Saucy Burt’s Meatball Sandwich Cart
Editor’s Note: Saucy Burt’s Meatball Cart is now closed.
If you’ve got any doubts about whether the food truck / food cart craze is drawing fresh young talent to the local dining scene, direct your attention to Saucy Burt’s, the new food cart venture being launched today by Sarah Burt.
A year ago, Burt quit her gig in politics to jump into the gastronomy game. “I realized very quickly that working in restaurants, under deadlines, was something I really liked,” she says. Now, after furious study at local spots including La Belle Vie and HauteDish (where she still cooks Sunday brunch), Burt has put her fledgling rep on the line with an unlikely offering: a highbrow meatball sub.
“I spent a lot of time in my Italian grandmother’s kitchen,” Burt says. “She lived in Friuli for about 20 years, and I grew up watching her cook really simple, fresh food. That’s what I’m trying to achieve here. I really like the tradition of Italian-American food in particular — the story of Italian immigrants coming here, using native ingredients, and tweaking their cuisine to fit their new home.”
Three key components go into the sandwich: beef, pork, and veal meatballs made from custom-ground meat from Hackenmueller Meats of Robbinsdale; a bun baked by Italian baker Tony Sisinni of Mainstreet Bakery in Edina; and Alta Cucina brand canned tomatoes, recommended to Burt by Jordan Smith of Black Sheep Pizza.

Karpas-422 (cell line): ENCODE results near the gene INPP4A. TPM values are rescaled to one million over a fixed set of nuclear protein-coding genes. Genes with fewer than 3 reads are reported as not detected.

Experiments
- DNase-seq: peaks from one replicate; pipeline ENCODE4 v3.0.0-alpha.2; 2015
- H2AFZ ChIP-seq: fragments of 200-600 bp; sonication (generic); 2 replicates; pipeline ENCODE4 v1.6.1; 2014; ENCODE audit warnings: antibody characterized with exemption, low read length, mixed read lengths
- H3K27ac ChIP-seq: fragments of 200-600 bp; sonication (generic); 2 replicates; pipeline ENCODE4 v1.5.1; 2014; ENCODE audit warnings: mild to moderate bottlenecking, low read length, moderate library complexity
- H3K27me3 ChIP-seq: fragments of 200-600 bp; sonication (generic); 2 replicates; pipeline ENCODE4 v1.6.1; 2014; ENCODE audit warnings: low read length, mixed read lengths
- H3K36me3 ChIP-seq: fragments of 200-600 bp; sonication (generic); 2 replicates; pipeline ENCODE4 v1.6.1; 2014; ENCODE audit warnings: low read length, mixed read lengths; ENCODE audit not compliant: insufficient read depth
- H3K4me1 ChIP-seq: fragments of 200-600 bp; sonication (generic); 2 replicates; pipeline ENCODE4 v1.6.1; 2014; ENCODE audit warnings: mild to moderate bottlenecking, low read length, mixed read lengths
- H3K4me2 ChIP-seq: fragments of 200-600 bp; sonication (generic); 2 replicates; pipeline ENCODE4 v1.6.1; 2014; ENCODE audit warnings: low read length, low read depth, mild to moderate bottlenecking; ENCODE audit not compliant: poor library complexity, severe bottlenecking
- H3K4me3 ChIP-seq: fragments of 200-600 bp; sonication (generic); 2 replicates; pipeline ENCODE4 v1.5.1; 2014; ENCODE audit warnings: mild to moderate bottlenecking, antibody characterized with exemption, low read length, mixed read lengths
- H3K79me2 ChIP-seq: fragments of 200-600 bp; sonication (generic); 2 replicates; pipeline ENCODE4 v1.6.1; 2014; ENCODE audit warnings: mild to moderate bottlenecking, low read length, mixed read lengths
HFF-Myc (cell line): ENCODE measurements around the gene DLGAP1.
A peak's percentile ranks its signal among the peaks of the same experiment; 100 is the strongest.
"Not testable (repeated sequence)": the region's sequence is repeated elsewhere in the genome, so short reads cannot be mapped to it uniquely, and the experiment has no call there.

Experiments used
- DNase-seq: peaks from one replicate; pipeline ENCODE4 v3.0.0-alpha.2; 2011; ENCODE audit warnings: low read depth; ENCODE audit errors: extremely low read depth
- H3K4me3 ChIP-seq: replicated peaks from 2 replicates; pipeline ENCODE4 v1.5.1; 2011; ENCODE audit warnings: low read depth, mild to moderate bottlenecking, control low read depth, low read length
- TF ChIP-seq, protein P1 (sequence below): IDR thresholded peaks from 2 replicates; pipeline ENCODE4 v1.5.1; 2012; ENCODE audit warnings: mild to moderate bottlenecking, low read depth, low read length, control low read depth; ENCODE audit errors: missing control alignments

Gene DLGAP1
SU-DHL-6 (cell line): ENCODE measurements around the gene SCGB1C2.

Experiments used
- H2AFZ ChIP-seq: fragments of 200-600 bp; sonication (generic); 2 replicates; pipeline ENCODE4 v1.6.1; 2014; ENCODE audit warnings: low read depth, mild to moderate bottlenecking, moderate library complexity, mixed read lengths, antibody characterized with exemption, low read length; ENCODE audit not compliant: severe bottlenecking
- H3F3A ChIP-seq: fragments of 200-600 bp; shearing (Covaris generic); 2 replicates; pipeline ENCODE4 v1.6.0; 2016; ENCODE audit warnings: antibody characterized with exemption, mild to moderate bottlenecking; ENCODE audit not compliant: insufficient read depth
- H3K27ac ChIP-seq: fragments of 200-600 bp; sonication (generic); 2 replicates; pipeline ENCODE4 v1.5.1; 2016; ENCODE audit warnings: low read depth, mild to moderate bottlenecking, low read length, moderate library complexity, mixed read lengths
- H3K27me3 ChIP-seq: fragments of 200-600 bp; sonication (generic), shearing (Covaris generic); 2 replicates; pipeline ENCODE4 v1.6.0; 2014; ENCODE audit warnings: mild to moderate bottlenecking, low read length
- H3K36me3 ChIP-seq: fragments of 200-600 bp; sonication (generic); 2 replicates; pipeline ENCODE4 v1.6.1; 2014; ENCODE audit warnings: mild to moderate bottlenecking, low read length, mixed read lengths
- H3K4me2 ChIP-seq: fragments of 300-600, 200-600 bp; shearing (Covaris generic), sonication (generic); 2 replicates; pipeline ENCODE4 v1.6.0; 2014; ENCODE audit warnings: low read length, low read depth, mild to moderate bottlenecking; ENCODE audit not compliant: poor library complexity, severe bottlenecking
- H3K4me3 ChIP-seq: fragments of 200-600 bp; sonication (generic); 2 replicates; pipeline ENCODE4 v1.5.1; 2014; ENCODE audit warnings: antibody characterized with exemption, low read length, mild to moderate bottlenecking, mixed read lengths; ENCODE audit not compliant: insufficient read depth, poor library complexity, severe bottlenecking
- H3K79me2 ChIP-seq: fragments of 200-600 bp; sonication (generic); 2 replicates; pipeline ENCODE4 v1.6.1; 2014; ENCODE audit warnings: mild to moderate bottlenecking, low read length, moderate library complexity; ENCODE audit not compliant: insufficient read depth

Of the tomatoes, Burt says: “I like that they have a bright flavor and they taste really fresh. They cost a little more than other varieties, but having a bright flavor is very important.”
Burt will prep her sandwiches in the kitchen of the Black Forest and will truck her cart up to a planned regular spot at Nicollet and 5th. There, she’ll dispense meatball subs for $7 a pop from 11am-3pm on weekdays.
From a flavor perspective, the sandwich is several steps removed from the conventional model. It’s far lighter on its feet. As advertised, the meatballs are rich, meaty, and silky in texture and the marinara is bright with the taste of tomato. “Another thing I do with the sauce is put in a nice healthy dash of balsamic vinegar,” says Burt. “That’s my trick.”
The bun is soft and yielding but durable enough to contain its contents without making a mess. The proportions are harmonious — there’s enough sauce to cover the meatballs without swamping them, and the bun holds the goodies without getting soggy or swamping them.
The overall package is a solid midday meal for a normal appetite — those seeking Leviathan-sized meatball hoagies will leave hungry, while those looking for a savory, portable twist on the standard-issue two-pound grinder stuffed with crusty, bready meatballs will walk away delighted.
One of the most overused and generally irritating words to creep into the food-writing lexicon over the past 10 years is “craveable,” but, there you have it: this thing is truly craveable. Hate the word. Best word for this situation. Now, if you’ll excuse me, I have an appointment downtown.
BEST BET: The meatball sandwich, of course!
On Twitter: @SaucyBurts
Italian meatball sandwich food cart — generally at Nicollet and 5th St
HOURS: Monday-Friday 11am-3pm (subject to weather, etc. — check Twitter)
CHEF / OWNER: Sarah Burt
ENTREE PRICE: $7
VEGETARIAN / VEGAN: No